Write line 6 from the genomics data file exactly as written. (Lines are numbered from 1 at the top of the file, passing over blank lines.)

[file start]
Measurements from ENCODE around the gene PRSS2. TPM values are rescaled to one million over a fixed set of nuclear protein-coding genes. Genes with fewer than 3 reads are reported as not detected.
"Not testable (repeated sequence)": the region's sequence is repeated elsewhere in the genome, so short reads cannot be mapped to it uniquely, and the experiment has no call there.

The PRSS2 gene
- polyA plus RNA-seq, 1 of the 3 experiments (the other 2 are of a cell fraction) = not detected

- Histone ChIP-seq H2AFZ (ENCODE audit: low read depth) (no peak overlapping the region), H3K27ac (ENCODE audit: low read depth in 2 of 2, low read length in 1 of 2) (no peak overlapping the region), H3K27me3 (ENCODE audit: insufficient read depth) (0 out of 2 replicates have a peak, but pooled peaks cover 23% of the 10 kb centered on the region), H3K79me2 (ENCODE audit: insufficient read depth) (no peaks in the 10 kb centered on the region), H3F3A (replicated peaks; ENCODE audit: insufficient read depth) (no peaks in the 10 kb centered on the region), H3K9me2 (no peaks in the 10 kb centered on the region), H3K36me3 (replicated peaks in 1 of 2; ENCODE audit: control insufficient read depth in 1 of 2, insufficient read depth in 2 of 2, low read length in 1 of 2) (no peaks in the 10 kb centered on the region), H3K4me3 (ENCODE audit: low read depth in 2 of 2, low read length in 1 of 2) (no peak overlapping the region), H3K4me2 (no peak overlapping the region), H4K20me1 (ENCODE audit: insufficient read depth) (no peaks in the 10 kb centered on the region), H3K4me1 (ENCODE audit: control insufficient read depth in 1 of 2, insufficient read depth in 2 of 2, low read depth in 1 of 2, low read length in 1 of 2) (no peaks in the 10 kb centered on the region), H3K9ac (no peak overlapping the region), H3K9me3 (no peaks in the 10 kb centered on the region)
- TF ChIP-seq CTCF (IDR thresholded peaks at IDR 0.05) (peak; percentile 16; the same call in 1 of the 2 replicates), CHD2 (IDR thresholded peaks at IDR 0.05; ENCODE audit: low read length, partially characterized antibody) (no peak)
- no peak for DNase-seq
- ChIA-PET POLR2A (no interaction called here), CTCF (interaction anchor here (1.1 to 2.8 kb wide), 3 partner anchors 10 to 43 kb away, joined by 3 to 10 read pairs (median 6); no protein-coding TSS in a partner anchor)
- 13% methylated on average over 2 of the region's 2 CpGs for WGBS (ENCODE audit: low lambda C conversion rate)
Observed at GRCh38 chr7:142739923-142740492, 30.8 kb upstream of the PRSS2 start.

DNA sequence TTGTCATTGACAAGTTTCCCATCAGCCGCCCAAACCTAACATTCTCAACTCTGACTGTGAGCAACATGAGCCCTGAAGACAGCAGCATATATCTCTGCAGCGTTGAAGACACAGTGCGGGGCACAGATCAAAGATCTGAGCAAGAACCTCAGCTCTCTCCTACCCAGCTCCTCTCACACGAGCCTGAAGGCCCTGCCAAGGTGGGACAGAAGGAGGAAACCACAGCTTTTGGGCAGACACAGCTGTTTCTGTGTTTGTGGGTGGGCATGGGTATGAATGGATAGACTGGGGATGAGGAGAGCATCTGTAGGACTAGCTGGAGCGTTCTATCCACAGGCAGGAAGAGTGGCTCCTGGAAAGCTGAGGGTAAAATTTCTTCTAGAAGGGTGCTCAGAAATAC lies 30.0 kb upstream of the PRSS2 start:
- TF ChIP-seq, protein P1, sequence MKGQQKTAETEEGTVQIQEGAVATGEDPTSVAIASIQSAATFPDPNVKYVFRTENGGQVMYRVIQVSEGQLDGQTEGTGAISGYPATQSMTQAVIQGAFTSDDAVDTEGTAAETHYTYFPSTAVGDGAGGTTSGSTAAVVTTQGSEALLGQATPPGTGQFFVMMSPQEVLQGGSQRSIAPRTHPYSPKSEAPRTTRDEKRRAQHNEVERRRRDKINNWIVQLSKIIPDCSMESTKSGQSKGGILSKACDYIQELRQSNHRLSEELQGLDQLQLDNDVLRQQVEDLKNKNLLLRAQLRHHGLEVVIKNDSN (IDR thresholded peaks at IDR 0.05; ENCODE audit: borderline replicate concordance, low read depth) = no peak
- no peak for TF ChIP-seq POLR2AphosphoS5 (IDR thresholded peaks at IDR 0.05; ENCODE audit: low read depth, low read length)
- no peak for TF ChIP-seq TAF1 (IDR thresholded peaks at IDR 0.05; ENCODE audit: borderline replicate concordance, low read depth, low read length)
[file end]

- TF ChIP-seq CTCF (IDR thresholded peaks at IDR 0.05) (peak; percentile 16; the same call in 1 of the 2 replicates), CHD2 (IDR thresholded peaks at IDR 0.05; ENCODE audit: low read length, partially characterized antibody) (no peak)